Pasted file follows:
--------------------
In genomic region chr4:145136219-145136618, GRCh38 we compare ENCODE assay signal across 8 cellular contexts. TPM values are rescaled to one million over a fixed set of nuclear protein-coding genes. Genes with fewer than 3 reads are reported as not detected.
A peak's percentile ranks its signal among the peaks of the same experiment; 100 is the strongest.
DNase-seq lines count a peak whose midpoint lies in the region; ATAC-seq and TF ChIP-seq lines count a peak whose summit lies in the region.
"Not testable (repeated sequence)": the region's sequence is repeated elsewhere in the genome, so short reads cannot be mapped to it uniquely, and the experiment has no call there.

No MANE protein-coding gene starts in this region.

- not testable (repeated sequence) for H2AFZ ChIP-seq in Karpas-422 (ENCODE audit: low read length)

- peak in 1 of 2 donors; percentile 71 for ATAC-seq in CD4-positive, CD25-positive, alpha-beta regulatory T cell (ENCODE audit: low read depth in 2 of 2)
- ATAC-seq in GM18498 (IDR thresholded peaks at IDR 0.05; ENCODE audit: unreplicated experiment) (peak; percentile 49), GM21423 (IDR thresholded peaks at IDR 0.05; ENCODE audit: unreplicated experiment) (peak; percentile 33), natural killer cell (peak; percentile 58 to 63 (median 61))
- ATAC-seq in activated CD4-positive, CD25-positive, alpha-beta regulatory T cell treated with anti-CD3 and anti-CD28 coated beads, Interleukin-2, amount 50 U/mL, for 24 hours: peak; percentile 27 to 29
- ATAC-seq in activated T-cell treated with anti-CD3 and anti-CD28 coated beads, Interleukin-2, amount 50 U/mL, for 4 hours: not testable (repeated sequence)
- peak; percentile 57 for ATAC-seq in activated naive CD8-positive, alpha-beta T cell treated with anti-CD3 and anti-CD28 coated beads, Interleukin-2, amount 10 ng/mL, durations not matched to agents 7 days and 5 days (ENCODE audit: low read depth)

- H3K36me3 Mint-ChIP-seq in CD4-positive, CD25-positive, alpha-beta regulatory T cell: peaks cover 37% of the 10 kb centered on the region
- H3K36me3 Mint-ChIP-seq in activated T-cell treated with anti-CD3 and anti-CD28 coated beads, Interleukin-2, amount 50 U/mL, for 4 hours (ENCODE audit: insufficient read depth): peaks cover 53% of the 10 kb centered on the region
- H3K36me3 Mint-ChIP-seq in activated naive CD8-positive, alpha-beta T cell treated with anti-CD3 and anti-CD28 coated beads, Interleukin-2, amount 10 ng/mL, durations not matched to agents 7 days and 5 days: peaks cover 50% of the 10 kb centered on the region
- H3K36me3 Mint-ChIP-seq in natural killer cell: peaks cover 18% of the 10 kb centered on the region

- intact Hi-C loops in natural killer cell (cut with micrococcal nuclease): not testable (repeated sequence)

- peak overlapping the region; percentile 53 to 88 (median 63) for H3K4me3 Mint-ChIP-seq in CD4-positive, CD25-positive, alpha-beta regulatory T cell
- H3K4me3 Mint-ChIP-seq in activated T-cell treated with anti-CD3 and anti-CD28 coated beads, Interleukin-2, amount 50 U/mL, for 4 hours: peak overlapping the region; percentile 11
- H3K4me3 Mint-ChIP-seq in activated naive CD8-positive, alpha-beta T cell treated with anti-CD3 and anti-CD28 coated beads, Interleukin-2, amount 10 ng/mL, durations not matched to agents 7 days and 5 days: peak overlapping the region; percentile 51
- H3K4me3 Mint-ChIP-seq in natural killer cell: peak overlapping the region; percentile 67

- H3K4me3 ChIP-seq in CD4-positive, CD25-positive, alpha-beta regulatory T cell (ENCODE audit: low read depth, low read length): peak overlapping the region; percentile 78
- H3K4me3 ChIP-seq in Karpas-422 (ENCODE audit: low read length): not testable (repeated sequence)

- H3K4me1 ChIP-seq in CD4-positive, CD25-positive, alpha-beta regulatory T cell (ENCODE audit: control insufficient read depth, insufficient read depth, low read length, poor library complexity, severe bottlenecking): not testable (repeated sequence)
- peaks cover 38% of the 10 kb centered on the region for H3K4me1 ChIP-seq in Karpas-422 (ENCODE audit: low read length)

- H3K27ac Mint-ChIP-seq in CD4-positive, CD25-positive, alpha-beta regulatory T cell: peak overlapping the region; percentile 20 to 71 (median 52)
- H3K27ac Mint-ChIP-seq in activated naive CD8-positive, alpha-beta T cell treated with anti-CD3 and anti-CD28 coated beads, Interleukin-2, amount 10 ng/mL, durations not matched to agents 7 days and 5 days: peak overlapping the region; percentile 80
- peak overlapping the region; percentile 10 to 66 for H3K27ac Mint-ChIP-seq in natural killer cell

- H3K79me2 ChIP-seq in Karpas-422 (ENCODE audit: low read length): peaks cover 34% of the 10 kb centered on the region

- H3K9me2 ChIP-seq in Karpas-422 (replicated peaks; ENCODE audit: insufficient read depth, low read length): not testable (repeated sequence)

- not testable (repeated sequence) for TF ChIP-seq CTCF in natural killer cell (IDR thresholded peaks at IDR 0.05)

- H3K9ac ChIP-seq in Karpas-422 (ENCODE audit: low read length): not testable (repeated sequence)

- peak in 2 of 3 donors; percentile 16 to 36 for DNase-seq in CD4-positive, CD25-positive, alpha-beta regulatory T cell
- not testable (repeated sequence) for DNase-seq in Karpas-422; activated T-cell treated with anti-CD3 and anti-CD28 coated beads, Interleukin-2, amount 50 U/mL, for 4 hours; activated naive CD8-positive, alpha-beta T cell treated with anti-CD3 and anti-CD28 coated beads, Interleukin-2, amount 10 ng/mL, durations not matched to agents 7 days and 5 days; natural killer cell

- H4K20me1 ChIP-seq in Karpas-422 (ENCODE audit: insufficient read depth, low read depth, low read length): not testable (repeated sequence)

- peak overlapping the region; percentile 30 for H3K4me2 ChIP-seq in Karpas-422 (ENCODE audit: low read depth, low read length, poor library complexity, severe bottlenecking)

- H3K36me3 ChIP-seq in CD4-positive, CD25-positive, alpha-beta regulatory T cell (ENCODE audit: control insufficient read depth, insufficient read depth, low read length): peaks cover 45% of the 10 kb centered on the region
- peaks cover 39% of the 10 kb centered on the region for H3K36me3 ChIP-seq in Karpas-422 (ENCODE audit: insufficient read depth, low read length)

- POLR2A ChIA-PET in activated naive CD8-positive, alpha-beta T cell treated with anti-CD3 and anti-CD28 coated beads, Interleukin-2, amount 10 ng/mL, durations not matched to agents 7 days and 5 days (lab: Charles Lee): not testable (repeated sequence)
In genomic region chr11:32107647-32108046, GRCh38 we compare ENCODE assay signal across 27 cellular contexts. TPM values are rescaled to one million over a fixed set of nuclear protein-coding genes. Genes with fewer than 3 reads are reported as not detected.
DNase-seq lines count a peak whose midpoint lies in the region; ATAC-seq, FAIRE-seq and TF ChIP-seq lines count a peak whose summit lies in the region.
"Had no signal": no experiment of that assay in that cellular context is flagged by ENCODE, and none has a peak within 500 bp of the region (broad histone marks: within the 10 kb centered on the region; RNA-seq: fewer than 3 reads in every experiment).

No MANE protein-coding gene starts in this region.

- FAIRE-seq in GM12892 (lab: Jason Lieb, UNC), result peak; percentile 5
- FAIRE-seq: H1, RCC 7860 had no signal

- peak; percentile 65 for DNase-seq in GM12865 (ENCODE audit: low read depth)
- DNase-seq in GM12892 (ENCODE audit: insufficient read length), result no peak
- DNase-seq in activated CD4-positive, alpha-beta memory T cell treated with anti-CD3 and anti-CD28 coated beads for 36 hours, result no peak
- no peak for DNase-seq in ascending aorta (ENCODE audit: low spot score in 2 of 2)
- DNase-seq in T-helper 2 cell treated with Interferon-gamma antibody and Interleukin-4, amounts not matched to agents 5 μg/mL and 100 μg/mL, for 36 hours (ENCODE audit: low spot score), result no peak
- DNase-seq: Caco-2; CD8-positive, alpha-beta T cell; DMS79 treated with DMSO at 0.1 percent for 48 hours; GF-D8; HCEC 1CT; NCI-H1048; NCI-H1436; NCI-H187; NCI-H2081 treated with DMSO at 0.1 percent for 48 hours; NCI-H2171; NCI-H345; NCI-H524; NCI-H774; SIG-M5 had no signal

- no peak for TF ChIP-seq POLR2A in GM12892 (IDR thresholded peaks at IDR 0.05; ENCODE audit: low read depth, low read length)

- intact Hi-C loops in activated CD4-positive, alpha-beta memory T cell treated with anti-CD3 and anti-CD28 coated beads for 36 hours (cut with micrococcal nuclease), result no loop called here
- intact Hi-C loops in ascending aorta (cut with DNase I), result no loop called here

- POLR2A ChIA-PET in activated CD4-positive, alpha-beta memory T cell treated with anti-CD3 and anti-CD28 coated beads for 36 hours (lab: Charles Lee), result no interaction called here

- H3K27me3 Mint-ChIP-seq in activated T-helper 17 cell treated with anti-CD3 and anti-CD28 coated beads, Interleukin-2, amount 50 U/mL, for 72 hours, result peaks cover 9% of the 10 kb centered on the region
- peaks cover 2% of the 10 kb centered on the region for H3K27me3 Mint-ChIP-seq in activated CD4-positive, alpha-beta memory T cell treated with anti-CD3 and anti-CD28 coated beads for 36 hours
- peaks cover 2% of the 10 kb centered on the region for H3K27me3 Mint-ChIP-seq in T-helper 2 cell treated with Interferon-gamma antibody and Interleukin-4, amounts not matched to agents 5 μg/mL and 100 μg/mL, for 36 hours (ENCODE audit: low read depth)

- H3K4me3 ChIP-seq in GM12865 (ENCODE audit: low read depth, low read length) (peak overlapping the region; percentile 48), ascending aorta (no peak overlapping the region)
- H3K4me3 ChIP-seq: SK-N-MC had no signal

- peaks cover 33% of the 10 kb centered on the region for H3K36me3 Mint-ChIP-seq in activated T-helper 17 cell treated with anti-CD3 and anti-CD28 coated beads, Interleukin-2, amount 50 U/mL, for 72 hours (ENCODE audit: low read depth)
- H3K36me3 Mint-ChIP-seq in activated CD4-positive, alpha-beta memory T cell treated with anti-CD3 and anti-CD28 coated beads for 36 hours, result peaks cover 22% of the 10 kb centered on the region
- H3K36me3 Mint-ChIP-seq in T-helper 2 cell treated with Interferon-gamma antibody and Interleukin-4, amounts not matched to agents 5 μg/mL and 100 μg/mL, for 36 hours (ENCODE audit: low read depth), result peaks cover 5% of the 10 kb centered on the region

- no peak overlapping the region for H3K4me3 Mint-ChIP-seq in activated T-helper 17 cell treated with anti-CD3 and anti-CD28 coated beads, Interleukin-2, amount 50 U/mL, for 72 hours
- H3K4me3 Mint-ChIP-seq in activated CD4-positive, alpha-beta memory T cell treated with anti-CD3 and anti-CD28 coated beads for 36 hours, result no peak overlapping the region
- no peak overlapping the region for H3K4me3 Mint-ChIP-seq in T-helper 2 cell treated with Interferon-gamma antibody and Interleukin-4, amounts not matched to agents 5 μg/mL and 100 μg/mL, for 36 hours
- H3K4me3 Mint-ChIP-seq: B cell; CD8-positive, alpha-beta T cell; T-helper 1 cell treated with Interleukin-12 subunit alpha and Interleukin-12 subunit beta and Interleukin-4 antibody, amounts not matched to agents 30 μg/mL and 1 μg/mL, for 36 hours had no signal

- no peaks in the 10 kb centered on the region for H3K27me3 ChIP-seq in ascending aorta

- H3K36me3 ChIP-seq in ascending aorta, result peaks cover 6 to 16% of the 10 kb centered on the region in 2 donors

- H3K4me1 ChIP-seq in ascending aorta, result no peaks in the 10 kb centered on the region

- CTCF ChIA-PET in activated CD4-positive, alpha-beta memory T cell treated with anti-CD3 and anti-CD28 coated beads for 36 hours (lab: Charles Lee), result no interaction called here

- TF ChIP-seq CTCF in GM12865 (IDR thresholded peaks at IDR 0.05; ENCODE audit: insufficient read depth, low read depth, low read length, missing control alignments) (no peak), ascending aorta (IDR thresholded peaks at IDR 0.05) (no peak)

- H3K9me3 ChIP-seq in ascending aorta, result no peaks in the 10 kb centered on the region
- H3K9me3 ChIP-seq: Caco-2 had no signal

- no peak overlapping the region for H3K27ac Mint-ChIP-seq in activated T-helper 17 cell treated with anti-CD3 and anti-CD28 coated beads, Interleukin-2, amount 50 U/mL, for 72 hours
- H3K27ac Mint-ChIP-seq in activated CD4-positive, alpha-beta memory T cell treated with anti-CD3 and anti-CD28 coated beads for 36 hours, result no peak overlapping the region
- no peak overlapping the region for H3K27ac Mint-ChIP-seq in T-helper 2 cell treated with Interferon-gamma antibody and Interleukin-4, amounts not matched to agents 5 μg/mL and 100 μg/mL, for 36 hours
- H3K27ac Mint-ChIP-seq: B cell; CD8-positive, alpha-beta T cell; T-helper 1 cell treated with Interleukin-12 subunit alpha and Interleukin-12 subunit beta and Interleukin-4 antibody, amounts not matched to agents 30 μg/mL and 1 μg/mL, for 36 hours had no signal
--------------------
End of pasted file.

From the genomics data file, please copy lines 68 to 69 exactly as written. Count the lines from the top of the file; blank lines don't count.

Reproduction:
- H3K36me3 ChIP-seq in ascending aorta, result peaks cover 6 to 16% of the 10 kb centered on the region in 2 donors

- H3K4me1 ChIP-seq in ascending aorta, result no peaks in the 10 kb centered on the region